Letter x Vocabulary

25 Random Essential Billiards Terms

Nine Pin (also known as Goriziana) is a carom billiards game. The game has nine pins in the center of a table. It is played by two teams of 1 or 2 players. Three balls are used of which two are cue balls. Each team (or each player) aims to hit their opponent's ball and from there score points by hitting onto the red ball and also by making the opponent's and/or the red ball knock over the pins.
This is what happens when a player sends the cue ball into a cluster of balls that will in turn spread out in an unpredictable fashion.
A pool room may refer to an establishment that is the same as a pool hall. A private residence may also have a pool room. That would be a room in a house or a recreation room in an apartment building, hotel or condominium complex that has a room that the main activity is dedicated to playing pool.
Having the cue ball stop precisely where intended.
Having the cue ball stop at or near the center of the table on a forceful break shot (the breaking ideal in many games such as nine-ball);
This is when it is necessary to change a set handicap after play indicates it favors one player more than the other.
Two or more object balls that are touching or are close together.
This is a shot that is meant to remove one of your opponent's balls that lies near their pocket in the game of one pocket.
Sandbagging, in any handicapped sport, is the unethical practice of deliberately playing below your ability in order to alter your handicap so it does not reflect your true ability.
This is a creative game played between four players, using hands instead of cue sticks. The goal is to shoot as many balls as possible into the diagonally opposing corner pocket you are standing behind. The shooting is done taking turns and rotating counter clockwise. When misses on the pocket occur, the ball is open game to be stolen and pocketed in the new opposing pocket during the new owners turn. Ties are decided by lagging with the hands, and the winner of one game is the first to shoot in the next.
A requirement under some pocket billiards rulesets that either an object ball be pocketed, or at least four object balls be driven to contact the cushions, on the opening break shot.
This is the imaginary line that a ball would need to follow in order for it to result in an effective bank shot.
This is another name for One Pocket pool.
Pocket openings that are significantly wider than are typical and thus allow shots hit with a poor degree of accuracy to be made that would not be pocketed on a table with more exacting pocket dimensions.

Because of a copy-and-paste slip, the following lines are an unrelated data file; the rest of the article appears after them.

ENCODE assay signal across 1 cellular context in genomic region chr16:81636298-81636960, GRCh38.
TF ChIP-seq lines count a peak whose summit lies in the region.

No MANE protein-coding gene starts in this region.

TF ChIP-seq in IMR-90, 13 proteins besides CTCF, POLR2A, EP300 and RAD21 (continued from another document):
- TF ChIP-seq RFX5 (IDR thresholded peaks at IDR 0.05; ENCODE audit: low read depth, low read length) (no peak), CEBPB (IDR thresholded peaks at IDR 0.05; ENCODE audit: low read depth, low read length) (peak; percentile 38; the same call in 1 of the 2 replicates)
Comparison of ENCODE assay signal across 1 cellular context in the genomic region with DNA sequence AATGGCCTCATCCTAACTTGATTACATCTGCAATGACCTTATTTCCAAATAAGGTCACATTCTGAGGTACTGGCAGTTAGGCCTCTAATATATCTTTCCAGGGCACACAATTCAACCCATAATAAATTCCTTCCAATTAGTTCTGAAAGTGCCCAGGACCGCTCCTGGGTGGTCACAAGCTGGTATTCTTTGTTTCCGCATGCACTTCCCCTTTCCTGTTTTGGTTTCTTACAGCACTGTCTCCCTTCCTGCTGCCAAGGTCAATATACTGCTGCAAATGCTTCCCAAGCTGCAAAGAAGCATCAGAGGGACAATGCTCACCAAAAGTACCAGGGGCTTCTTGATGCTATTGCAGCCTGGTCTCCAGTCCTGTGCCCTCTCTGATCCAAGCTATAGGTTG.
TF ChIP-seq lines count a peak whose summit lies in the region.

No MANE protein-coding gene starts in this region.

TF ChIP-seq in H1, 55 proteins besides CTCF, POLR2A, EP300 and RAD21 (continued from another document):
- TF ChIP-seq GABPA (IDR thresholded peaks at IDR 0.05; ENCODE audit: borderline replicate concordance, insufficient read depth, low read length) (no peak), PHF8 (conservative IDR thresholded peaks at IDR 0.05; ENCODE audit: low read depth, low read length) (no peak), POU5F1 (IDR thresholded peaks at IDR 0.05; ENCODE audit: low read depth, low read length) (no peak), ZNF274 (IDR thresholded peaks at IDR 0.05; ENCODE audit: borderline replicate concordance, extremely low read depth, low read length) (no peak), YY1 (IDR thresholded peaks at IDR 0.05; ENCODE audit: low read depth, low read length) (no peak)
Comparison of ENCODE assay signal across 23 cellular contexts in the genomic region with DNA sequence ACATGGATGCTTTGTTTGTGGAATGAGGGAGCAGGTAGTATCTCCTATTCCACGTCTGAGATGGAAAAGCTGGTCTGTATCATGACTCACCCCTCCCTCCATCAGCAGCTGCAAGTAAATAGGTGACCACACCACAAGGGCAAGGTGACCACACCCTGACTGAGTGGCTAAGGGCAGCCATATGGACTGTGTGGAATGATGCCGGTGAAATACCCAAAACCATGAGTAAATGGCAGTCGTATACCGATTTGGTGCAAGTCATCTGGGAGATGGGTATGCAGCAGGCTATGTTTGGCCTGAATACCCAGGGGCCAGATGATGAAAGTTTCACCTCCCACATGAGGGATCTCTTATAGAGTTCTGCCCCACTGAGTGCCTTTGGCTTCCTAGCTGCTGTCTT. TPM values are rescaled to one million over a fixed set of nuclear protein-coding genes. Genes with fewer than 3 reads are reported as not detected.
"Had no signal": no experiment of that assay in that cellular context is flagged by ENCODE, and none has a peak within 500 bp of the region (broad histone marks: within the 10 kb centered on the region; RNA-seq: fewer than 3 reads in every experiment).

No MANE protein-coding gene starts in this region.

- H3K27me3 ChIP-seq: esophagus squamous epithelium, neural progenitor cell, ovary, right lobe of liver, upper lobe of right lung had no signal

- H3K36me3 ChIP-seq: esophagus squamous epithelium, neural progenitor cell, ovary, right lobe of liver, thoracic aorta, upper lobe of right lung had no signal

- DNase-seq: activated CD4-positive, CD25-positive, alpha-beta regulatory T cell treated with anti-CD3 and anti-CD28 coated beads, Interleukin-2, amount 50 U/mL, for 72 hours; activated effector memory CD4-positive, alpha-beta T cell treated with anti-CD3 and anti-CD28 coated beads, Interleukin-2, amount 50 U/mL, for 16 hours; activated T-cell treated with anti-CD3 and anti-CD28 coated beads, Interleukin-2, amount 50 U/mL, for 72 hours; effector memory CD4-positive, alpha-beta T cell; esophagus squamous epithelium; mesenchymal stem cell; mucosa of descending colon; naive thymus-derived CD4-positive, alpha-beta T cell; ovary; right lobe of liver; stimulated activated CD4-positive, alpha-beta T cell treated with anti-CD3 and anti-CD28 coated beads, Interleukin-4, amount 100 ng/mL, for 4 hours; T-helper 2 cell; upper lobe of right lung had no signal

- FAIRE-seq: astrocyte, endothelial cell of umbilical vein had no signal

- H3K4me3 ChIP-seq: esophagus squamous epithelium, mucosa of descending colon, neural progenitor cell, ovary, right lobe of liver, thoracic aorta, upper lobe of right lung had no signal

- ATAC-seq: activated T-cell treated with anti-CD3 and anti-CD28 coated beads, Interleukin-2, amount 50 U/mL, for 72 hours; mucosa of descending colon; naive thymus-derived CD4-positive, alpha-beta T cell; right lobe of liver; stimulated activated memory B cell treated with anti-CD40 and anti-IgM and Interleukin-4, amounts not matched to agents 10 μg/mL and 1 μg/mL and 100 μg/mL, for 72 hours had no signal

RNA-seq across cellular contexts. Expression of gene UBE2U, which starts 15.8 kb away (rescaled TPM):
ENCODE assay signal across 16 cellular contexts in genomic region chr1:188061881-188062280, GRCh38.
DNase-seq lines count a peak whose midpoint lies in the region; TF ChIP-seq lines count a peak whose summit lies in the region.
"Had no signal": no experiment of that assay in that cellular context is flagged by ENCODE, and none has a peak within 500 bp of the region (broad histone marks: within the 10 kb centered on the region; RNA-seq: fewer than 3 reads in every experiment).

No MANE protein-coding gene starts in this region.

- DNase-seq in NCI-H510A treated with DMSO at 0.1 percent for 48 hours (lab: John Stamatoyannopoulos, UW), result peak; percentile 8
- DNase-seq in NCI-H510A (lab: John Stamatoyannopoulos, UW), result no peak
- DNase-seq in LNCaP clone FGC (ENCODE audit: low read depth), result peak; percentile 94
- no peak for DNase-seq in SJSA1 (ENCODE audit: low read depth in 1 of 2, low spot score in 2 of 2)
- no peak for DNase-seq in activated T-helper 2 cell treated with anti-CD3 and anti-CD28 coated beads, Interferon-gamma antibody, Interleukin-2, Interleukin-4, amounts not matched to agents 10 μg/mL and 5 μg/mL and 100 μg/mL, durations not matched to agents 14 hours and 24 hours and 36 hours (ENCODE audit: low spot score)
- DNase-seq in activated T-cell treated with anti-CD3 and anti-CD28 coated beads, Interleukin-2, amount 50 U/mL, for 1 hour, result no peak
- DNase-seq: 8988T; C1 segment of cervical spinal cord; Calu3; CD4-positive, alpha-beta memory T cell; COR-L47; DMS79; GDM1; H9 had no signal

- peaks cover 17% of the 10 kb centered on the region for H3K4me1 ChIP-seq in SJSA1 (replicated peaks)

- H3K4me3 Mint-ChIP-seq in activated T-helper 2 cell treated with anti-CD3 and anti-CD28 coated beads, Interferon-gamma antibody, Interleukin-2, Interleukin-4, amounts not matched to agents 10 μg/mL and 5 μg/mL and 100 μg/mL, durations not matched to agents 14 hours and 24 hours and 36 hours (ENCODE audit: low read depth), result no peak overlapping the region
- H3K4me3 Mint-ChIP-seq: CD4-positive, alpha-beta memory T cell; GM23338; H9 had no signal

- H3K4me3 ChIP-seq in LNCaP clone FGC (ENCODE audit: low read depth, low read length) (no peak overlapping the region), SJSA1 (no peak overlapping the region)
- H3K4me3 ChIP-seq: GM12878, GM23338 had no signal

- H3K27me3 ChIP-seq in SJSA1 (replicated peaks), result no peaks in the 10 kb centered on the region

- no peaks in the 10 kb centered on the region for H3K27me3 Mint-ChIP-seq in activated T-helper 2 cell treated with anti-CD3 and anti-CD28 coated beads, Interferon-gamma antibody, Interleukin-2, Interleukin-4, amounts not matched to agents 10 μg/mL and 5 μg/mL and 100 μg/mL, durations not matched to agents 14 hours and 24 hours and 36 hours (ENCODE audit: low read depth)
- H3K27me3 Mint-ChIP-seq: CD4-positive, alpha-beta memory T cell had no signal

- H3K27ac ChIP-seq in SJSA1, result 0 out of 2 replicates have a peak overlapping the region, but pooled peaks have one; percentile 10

A cluster of balls. In snooker, the bunch of reds that are typically left below the pink spot in the early stages of a frame, not including those reds that have been released into pottable positions.
This is a shot where the cue ball follows directly behind the sunk object ball into the pocket right after it falls.
In nine-ball, especially in the UK, a break shot that pots the 9 ball without fouling, in which case the player wins in one shot. See also on the break/snap.
For a player to place money for a wager in an openly visible spot (typically on the hanging light above the table, thus the origin of the phrase); this demonstrates that the money is actually present and obviates any need to demand its production from the loser's pocket. "You want to play for 500? Put it up!"
On a coin-operated bar table, to place one or more coins on the rail, or on the bed of the table under the Template:Cueglosss, as a marker of one's place in line (on queue) to play. "You didn't put your quarters up." And alternative is to put one's name on a list, e.g. on a chalkboard.
This is a series of angled rails present within some pool tables that directs pocketed balls to a central location on the table for retrieval after the game.
This is a ball that is resting on the edge of a pocket, and would be a very easy shot to pocket.
This is also used to describe the ball when it rests on the edge of the pocket, almost begging to drop.
The triangular device, generally plastic, used to group the balls in a pyramid form prior to the beginning of a game.
This refers to the cluster of balls remaining in a similar position to where they were within the break.
A joint type which makes it possible to screw and unscrew the butt and shaft very quickly; faster than standard threads.
Oceania Pocket Billiard Association.
A material, usually leather, placed on the end of a cue stick that comes in contact with the cue ball.
One of the alternating turns players (or doubles teams) are allowed at the table, before a shot is played that concedes a visit to his/her opponent (e.g. "he ran out in one visit"). Usually synonymous with inning as applied to a single player/team, except in scotch doubles format.